Lifeblood: How To Change The World, One Dead Mosquito At A Time
by Alex Perry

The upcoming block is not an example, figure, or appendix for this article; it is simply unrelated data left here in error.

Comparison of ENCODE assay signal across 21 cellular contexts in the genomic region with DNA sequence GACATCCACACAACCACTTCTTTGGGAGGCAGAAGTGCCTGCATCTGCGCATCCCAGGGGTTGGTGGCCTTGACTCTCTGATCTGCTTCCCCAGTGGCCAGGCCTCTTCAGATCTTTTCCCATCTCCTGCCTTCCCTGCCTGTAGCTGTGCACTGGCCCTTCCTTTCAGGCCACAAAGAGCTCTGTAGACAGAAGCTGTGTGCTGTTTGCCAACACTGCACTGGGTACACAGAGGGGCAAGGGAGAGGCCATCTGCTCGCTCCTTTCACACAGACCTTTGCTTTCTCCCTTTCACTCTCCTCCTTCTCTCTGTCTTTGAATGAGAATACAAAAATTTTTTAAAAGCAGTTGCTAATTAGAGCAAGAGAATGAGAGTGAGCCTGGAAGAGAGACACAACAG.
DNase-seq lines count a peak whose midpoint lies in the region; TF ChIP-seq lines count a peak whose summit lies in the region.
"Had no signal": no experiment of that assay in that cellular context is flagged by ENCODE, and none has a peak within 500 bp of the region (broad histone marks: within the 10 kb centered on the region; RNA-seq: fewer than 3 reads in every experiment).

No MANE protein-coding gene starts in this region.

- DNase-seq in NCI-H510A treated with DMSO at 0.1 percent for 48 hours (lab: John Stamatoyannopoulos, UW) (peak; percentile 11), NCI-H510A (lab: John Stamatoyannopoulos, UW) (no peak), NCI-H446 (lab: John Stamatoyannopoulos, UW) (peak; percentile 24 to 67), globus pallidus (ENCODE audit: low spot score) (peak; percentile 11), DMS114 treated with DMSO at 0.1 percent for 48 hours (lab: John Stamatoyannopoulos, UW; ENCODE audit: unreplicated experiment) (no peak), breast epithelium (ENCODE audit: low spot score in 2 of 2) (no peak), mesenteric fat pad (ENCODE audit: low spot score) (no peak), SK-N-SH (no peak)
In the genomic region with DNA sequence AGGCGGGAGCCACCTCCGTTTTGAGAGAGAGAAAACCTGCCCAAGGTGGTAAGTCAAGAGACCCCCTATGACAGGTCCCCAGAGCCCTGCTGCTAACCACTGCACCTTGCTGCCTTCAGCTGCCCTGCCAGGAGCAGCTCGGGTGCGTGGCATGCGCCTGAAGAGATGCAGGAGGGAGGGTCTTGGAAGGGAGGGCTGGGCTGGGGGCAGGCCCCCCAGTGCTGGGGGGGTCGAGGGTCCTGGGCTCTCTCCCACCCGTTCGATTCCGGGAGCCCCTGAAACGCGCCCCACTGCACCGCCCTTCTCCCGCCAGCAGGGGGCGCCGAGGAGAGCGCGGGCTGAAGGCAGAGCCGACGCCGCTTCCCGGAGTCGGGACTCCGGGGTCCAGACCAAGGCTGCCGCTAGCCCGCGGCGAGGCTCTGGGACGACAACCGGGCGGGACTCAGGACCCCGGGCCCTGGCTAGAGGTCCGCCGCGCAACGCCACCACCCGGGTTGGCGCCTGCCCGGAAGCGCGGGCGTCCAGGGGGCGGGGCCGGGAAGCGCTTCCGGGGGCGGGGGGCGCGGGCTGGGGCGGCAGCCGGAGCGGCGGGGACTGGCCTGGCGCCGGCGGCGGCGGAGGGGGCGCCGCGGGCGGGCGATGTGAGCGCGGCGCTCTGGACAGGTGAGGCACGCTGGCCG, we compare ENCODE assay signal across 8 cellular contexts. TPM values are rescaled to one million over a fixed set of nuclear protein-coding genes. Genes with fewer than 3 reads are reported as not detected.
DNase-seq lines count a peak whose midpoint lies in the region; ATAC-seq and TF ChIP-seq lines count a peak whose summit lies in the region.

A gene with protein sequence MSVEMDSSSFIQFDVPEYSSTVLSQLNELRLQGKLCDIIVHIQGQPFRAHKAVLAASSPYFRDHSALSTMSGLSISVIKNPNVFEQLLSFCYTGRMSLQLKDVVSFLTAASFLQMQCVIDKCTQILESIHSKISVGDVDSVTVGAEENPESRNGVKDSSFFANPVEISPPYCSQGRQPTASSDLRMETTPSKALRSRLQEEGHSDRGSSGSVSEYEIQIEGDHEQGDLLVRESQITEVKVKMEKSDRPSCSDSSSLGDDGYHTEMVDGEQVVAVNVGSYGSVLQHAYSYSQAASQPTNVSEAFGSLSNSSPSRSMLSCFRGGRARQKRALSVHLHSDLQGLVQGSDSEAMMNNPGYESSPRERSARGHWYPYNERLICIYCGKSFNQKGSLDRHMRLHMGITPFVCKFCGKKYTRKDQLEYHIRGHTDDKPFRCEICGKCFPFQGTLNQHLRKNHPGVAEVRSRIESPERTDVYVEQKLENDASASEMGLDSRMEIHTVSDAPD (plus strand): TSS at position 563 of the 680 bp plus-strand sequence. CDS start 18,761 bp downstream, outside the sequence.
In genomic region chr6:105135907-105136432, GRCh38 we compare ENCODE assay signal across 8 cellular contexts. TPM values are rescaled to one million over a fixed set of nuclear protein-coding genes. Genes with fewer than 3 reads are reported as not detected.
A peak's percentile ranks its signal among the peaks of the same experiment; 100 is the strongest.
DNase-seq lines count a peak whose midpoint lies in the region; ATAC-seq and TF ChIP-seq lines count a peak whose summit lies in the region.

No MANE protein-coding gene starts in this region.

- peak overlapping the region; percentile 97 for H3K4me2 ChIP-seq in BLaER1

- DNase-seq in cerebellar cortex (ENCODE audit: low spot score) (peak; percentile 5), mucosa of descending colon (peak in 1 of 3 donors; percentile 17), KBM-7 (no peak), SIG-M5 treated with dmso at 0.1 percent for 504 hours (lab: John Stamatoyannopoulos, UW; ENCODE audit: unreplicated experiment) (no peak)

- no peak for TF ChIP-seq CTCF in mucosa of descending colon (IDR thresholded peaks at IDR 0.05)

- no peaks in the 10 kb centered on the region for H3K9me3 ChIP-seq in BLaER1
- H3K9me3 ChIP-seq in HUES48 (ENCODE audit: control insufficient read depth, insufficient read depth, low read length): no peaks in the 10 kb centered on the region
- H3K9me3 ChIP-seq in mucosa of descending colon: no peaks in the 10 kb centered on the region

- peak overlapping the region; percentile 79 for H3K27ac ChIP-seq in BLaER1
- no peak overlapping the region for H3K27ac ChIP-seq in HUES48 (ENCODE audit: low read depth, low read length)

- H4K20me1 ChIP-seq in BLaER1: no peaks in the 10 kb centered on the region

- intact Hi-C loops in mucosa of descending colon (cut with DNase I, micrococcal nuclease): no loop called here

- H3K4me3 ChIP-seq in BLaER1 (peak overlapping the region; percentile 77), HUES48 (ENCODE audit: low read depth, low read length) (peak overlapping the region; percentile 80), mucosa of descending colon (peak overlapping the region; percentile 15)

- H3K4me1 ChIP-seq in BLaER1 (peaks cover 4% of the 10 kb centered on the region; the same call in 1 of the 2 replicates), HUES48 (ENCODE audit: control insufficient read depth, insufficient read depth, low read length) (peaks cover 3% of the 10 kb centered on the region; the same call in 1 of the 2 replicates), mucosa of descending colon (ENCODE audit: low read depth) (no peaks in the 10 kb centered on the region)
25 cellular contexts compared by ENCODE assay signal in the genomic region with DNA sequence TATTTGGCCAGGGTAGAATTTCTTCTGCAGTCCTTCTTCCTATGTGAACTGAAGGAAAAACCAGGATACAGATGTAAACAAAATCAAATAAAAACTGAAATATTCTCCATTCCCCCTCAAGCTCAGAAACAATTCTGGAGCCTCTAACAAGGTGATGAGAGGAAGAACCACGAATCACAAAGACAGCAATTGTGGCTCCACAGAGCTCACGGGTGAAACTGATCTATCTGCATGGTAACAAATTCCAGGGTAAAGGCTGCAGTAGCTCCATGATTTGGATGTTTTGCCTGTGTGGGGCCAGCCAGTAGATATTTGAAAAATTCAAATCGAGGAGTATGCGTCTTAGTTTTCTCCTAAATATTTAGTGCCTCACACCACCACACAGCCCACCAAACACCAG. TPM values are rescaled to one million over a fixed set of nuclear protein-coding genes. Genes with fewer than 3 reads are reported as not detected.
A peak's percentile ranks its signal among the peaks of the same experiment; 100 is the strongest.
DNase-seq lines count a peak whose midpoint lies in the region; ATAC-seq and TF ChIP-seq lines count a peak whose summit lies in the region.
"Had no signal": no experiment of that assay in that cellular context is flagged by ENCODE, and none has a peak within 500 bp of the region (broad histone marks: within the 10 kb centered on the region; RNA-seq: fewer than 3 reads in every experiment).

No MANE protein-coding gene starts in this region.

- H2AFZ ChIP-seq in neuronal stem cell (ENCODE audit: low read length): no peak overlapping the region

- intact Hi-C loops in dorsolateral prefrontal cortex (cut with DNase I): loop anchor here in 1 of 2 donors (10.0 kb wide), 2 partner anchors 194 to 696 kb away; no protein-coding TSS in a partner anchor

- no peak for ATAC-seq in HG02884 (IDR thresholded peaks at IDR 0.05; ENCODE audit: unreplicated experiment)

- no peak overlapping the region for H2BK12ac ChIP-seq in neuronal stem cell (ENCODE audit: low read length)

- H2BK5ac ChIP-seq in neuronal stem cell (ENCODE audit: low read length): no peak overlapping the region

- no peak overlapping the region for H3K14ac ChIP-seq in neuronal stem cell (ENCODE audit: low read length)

In 2006 the rich, well-connected but very private philanthropist Ray Chambers flicked through some holiday snaps taken by his friend, the development ... Show synopsis In 2006 the rich, well-connected but very private philanthropist Ray Chambers flicked through some holiday snaps taken by his friend, the development economist Jeff Sachs. He remarked on the placid beauty of a group of sleeping Malawian children. 'They're not sleeping,' Sachs told a shocked Chambers. 'They're in malarial comas. A few days later, they were all dead.' So began Chambers' mission to eradicate a disease that has haunted humanity since before the advent of medicine, one that infects half a billion and kills a million people each year. The campaign drew in presidents, celebrities, scientists and billions of dollars, and was a groundbreaking success. It saved millions of lives and helped set Africa on a path towards prosperity. By replacing traditional ideas of assistance with business acumen and hustle, Chambers also upturned current notions of aid, forging a new path not just for the developing world but for global business, religion and even celebrities. As he follows two years of Chambers' campaign, award-winning journalist Alex Perry takes the reader across Africa, from a terrifying visit to the most malaria-stricken town on earth to a star-studded FIFA World Cup concert, encountering jungle scientists, fugitive guerrillas, presidents, religious leaders and icons of the global aid industry along the way. In Lifeblood, Perry weaves together science and history with on-the-ground reporting and a riveting expose of the workings of humanitarian aid as he documents a race against time to save millions of lives. The result is a thrilling and all-too-rare tale of humanitarian triumph, as well as an incisive portrait of modern Africa that has profound implications for how to build a better world.